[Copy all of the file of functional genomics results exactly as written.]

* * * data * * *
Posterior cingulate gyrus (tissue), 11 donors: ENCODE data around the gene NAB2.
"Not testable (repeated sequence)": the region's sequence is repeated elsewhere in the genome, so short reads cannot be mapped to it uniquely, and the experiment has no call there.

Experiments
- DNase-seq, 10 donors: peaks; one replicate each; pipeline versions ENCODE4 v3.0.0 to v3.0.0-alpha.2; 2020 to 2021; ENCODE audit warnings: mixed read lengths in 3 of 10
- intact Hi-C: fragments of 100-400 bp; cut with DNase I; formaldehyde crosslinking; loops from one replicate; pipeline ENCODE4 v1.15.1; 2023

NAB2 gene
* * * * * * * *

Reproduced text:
Posterior cingulate gyrus (tissue), 11 donors: ENCODE data around the gene NAB2.
"Not testable (repeated sequence)": the region's sequence is repeated elsewhere in the genome, so short reads cannot be mapped to it uniquely, and the experiment has no call there.

Experiments
- DNase-seq, 10 donors: peaks; one replicate each; pipeline versions ENCODE4 v3.0.0 to v3.0.0-alpha.2; 2020 to 2021; ENCODE audit warnings: mixed read lengths in 3 of 10
- intact Hi-C: fragments of 100-400 bp; cut with DNase I; formaldehyde crosslinking; loops from one replicate; pipeline ENCODE4 v1.15.1; 2023

NAB2 gene